'Pani-Puri' and the Visit to Mauritius
Neeraj Shinde Wednesday, September 14, 2016 Mauritius
It was not too difficult for me to establish a friendly relationship with Asim, my chauffeur during my business visits to Mauritius. With his honest and friendly nature, it was too easy for me to mingle with him in conversations which helped me to explore the new country, its culture, places, landmarks and his personal life too. He was a man who was born in Mauritius, stayed for his entire life on this island and humbly stated, “I have never ever traveled outside Mauritius”. He lived with his wife and a two year old daughter who shared similar past. It was a wonderful experience for me to get to know his family during one of my visits to this island. The family spoke the local language Creole. French is widely spoken across Mauritius for official and casual purposes.
I got to know more about Asim and his family when they joined us during our sightseeing tour one fine Sunday morning. Just like most of the other Mauritian locals, the couple were a great fan of the Bollywood movies. More importantly, Salmaan Khan. Asim’s wife proudly flaunted her experiences when she publicly kissed the actor while he was on a shoot in Mauritius. It was then when I complimented Asim for being such an open hearted husband. Why should I feel bad about she kissing Salmaan, he said as he reiterated that he himself is Salmaan’s greatest fan. This couple indeed depicted the simplicity and innocence of an unadulterated human mind living on a beautiful island. Movies was one of the biggest topic amongst the family even at home.
One of the questions which Asim asked me during most of our conversations really touched me. “How does it look in India?”, he asked as he stared at me for a satisfying answer in return. I was unable to understand his question in the first shot. “Does everything in India seem the way it seems in Mauritius?”, he asked as he clarified his earlier question. Well, it took a bit of time and explanation for me to make him realize that Indian cities are bigger than Port Louis and more polluted and corrupted than his innocent mind. Everything else looks the same, the sun, the cars, the buildings, the trees and the sky too, I tried to explain him in better words. I invited him to India and offered him to stay at my place if he ever planned to visit. But, it seemed like a dream to him, a dream of which a poor chauffeur like him was unsure of its realization. “Yes, I will”, he mumbled.
That Sunday, when I was about to get dropped at the Guest House where I was resided, I heard Asim’s wife and Asim murmuring something amongst themselves. I was about to travel back to India the other day and Asim was pretty much aware that I was scheduled to travel back to Port Louis a week later. Probably, he had shared this information with his wife too. I realized that there was something Asim’s wife was trying to instruct him on. When I interrogated, Asim opened up. “Can you please get Pani-Puri for us from India?”, he asked hesitantly. We have watched Bollywood actresses craving for it in the movies. We really wonder how it really tastes there in India. I was flabbergasted by their simplicity. Spontaneously I promised them that I will bring it next week.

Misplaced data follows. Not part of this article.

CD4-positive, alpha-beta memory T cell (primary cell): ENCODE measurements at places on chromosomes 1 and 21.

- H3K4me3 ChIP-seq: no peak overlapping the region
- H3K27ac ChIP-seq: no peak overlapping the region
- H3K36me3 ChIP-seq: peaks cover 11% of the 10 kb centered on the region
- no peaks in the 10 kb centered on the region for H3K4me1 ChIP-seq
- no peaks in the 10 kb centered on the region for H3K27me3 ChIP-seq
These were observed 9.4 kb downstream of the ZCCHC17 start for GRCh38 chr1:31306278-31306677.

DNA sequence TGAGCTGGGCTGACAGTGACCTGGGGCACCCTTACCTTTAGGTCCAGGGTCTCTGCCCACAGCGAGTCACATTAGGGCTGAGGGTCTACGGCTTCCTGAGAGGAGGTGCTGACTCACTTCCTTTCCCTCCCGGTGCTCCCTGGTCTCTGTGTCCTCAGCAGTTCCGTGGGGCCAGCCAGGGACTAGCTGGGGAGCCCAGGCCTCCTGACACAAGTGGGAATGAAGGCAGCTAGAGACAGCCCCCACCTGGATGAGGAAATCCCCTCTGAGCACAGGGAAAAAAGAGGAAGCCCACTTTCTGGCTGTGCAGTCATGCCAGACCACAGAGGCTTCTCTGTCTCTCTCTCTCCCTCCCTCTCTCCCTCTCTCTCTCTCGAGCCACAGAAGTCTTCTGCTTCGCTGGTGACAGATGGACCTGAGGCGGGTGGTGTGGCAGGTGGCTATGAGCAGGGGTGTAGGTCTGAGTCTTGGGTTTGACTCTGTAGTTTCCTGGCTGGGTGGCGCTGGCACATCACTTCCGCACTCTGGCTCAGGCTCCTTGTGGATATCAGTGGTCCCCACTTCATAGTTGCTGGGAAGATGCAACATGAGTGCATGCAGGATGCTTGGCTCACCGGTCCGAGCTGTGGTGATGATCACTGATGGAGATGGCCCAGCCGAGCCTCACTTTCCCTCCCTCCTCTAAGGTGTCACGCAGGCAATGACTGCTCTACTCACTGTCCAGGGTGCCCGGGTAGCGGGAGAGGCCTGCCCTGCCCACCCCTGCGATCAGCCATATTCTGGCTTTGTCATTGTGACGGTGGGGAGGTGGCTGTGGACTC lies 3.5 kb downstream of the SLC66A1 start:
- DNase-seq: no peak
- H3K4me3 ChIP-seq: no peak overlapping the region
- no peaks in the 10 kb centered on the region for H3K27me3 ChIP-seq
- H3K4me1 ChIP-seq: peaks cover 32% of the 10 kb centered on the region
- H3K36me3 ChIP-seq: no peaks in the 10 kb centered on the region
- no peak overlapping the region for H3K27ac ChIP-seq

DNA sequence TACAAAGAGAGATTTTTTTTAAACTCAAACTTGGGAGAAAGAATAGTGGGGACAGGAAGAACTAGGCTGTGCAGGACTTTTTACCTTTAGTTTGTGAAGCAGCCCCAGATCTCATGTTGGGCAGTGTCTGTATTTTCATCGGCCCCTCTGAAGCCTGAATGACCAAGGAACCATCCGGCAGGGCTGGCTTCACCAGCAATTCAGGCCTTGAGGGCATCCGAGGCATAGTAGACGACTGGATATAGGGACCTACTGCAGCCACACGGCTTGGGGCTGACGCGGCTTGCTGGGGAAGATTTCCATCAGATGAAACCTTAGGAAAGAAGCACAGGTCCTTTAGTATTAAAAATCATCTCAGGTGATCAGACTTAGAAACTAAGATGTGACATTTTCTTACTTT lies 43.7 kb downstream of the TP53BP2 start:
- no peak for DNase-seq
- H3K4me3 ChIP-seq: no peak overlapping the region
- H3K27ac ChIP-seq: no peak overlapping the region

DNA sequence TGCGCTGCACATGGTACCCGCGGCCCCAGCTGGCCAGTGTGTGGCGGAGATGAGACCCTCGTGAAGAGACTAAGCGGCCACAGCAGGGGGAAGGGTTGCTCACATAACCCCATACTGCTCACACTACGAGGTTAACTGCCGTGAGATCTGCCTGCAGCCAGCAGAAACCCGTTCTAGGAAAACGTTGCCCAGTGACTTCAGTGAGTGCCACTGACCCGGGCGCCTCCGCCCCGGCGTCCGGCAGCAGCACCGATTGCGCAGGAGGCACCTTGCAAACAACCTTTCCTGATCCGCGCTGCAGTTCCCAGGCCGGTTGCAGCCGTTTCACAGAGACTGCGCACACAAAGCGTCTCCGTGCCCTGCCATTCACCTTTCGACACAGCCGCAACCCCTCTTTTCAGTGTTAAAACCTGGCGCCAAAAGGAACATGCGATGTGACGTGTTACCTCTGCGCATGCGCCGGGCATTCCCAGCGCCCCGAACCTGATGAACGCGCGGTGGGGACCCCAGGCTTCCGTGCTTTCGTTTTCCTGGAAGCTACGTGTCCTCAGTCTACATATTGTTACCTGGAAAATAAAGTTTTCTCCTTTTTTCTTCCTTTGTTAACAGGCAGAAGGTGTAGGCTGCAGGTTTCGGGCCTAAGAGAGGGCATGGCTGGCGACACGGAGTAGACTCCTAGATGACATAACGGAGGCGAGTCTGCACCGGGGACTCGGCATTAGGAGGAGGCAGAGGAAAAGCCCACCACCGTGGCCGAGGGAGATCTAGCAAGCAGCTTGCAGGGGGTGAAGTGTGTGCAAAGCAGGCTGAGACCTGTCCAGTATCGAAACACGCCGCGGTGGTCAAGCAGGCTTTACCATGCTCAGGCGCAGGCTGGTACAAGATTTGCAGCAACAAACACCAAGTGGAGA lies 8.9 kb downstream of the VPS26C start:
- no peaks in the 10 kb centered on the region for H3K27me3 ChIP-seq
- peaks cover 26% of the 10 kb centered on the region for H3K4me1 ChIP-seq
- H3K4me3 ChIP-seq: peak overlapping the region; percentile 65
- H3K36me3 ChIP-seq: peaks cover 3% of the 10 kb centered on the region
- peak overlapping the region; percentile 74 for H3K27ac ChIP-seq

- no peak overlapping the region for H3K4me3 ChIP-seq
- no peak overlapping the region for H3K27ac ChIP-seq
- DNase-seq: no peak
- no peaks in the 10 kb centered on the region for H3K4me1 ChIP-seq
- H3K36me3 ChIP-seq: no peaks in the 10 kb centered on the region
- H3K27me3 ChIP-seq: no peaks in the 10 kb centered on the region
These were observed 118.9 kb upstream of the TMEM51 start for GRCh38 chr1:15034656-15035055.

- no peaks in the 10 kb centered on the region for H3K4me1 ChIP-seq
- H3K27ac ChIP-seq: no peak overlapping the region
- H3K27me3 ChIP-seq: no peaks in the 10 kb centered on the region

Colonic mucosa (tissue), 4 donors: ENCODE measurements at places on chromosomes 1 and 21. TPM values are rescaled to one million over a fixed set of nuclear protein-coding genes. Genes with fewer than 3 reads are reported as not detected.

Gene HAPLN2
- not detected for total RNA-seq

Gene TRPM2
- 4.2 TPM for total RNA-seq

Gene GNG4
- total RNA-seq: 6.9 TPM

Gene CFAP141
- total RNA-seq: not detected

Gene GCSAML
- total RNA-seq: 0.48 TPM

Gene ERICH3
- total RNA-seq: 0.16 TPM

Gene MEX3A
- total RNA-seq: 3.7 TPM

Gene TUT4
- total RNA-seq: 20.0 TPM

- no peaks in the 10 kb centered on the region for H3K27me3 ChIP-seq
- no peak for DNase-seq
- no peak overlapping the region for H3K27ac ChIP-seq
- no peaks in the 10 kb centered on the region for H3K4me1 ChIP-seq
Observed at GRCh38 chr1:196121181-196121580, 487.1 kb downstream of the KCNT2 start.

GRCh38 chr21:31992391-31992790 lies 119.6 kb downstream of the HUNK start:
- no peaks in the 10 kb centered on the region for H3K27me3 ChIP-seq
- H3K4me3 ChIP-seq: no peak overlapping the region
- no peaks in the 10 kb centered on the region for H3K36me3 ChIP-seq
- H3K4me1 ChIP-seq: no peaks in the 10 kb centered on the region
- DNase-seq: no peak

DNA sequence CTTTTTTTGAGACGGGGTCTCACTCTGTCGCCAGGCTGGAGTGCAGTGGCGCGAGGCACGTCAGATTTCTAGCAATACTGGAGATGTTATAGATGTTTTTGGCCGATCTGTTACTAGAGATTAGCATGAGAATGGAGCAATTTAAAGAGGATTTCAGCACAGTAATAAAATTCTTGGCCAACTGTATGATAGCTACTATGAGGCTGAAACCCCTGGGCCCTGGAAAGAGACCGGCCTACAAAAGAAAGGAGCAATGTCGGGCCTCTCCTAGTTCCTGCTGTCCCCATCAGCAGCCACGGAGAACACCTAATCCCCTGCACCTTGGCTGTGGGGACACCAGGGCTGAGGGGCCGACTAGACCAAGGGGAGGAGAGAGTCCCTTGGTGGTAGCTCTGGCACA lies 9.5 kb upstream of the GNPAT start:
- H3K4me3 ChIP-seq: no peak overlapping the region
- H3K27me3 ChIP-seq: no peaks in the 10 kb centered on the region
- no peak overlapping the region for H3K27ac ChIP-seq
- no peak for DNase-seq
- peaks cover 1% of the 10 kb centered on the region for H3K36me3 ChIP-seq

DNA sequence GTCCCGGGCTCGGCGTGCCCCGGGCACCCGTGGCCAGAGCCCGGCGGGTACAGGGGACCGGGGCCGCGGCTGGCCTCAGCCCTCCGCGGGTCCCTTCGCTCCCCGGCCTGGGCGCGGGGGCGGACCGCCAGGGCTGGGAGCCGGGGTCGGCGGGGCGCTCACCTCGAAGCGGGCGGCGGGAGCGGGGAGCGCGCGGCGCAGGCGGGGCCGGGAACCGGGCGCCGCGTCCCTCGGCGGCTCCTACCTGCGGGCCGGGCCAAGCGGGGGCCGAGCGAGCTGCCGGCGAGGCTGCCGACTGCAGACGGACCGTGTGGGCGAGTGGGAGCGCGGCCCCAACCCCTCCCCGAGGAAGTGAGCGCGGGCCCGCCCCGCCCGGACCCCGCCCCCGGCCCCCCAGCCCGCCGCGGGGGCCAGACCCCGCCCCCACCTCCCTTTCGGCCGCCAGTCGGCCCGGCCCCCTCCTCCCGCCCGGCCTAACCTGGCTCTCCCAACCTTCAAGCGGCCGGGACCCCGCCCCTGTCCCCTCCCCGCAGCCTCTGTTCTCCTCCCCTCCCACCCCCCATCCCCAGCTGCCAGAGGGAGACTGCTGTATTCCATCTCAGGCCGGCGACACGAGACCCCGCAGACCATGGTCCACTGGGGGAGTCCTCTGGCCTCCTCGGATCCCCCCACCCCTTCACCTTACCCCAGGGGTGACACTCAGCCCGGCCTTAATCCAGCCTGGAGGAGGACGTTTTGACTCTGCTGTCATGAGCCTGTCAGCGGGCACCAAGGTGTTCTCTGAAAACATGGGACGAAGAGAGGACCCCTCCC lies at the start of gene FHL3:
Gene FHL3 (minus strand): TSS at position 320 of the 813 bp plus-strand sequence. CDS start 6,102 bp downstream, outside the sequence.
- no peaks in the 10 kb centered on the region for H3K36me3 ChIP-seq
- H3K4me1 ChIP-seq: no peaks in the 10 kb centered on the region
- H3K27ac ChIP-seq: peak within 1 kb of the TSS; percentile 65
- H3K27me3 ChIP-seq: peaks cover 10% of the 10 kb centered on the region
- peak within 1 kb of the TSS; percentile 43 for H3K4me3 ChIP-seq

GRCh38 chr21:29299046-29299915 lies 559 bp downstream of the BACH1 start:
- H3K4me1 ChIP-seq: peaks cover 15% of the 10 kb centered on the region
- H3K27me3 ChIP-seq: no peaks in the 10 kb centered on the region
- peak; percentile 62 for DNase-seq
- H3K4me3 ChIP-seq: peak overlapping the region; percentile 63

Carrying a bunch of Pani-Puri without breaking them in the check-in baggage was quite a challenge. I was not sure if carrying a water bottle filled with the sweet and spicy Pani (water) was a good idea. I must thank my smart wife who suggested me to carry the water concentrate which gave the same effect. It was too difficult for me to resist carrying a few other Indian sweets which would really amaze Asim and his wife.
It was such a wonderful feeling when I handed over the Pani-puri to Asim during my next visit to Port Louis. He was very much amazed to see me keeping my promise. “My wife will be very happy to taste this!”, he spoke as he was overwhelmed. When I started back to India after the business visit was over, Asim came to drop me at the airport. This time he was with his wife and little daughter. Initially, I thought that they were just along but later Asim clarified that they had been with him to accompany me to the airport.
“Hi, Good Uncle”, said the three year old as she smiled at me.
“Aapki wajah se mera barson ka Pani-Puri khane ka sapna poora hua”, Asim’s wife said as she thanked me from the bottom of her heart. I had never imagined that eating Pani-Puri, for someone in Mauritius, would be such a big dream. I was mesmerized by the impact I had unknowingly left on their minds.
“We have come just to see you off to the airport and we are not sure if we could ever meet you again”, Asim’s wife said as she handed over a soft toy to me. “This is for your little baby!”, she said. I accepted the gift after she insisted. I left the island for one last time with a very heavy heart.
|Asim and his family|